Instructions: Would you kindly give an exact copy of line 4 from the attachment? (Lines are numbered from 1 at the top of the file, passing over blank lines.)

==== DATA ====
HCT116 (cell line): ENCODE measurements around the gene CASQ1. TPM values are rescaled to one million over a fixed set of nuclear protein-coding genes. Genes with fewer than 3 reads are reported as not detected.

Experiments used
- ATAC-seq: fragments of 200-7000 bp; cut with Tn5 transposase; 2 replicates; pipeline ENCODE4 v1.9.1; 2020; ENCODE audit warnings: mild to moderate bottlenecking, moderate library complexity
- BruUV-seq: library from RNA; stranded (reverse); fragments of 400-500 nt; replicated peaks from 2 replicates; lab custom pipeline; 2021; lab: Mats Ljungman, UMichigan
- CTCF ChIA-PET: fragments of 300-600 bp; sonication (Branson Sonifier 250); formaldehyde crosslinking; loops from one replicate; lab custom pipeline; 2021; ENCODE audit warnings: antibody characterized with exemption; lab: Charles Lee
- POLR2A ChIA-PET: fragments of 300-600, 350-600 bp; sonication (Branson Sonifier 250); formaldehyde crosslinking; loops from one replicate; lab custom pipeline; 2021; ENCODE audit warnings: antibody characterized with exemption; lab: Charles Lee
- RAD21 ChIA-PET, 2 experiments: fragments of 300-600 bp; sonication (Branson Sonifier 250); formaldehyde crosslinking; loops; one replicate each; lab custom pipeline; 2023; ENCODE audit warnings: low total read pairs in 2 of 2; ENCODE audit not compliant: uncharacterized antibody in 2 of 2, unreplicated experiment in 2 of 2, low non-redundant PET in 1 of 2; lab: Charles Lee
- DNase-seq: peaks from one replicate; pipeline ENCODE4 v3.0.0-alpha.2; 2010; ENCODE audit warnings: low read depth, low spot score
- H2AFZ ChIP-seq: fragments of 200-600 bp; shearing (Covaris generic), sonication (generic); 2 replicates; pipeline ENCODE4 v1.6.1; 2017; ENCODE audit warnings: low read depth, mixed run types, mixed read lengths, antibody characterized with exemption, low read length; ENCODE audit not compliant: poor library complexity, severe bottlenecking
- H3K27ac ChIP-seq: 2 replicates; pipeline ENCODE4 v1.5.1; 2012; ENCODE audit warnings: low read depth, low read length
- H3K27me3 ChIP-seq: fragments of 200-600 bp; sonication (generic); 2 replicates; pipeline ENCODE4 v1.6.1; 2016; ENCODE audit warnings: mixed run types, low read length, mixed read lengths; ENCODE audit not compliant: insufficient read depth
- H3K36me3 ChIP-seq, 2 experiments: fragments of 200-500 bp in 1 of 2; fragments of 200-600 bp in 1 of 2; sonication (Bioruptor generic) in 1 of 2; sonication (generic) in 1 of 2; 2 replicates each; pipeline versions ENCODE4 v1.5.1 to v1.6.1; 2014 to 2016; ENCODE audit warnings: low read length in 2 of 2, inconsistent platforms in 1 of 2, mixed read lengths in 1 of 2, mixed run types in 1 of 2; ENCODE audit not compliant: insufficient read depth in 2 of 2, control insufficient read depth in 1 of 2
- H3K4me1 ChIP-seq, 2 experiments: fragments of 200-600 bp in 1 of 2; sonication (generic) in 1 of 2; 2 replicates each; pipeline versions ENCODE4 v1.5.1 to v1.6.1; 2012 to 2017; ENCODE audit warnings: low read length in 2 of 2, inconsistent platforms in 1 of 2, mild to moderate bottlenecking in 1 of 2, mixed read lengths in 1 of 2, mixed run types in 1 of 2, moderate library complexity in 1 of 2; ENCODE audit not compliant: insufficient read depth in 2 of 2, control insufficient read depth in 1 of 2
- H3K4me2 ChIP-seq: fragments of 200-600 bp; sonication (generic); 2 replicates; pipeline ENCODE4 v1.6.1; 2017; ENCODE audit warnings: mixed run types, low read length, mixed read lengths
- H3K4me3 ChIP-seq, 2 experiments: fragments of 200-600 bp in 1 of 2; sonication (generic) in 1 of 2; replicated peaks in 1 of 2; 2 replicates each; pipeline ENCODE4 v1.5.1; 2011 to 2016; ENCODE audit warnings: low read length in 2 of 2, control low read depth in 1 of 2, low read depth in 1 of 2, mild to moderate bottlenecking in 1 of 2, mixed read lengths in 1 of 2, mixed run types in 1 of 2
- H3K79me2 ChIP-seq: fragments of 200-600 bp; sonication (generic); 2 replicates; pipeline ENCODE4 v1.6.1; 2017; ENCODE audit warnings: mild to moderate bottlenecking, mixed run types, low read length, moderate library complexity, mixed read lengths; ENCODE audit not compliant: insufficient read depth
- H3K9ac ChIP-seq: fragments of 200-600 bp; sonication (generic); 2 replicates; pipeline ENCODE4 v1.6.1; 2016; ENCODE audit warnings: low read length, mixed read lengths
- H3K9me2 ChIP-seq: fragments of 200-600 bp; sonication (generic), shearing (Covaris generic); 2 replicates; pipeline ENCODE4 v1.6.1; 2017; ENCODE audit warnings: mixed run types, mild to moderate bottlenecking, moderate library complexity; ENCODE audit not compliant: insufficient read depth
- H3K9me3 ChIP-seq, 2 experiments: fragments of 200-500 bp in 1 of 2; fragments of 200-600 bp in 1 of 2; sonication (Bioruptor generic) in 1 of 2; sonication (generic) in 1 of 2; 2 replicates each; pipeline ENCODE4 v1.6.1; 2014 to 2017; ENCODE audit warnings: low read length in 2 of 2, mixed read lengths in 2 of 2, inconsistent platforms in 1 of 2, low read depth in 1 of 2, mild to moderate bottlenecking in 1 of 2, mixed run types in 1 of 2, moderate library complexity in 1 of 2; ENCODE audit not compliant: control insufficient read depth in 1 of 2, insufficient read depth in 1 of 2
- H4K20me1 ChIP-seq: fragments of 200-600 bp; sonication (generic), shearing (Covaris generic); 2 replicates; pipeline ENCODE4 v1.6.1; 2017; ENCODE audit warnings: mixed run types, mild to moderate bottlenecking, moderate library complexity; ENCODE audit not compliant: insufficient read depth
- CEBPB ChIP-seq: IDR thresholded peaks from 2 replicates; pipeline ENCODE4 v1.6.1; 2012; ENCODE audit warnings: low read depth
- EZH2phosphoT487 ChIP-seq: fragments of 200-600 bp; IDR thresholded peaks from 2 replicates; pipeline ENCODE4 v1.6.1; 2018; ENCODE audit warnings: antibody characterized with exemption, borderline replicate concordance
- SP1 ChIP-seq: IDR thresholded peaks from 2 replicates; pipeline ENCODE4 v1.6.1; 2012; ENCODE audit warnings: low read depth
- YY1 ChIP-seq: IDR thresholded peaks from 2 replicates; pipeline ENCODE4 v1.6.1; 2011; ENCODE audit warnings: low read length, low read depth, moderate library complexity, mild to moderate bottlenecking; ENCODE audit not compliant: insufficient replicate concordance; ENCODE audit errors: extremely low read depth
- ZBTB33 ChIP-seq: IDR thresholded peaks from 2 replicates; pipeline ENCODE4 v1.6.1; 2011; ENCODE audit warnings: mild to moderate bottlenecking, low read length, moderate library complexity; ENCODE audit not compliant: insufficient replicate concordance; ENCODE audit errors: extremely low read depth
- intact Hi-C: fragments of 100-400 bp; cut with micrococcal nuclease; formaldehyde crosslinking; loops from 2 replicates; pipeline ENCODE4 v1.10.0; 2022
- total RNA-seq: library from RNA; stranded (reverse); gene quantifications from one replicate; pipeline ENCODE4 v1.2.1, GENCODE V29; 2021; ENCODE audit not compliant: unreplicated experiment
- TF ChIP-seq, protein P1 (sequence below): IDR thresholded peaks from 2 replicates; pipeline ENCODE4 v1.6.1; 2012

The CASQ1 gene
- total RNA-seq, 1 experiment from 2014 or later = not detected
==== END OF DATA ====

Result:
- BruUV-seq: library from RNA; stranded (reverse); fragments of 400-500 nt; replicated peaks from 2 replicates; lab custom pipeline; 2021; lab: Mats Ljungman, UMichigan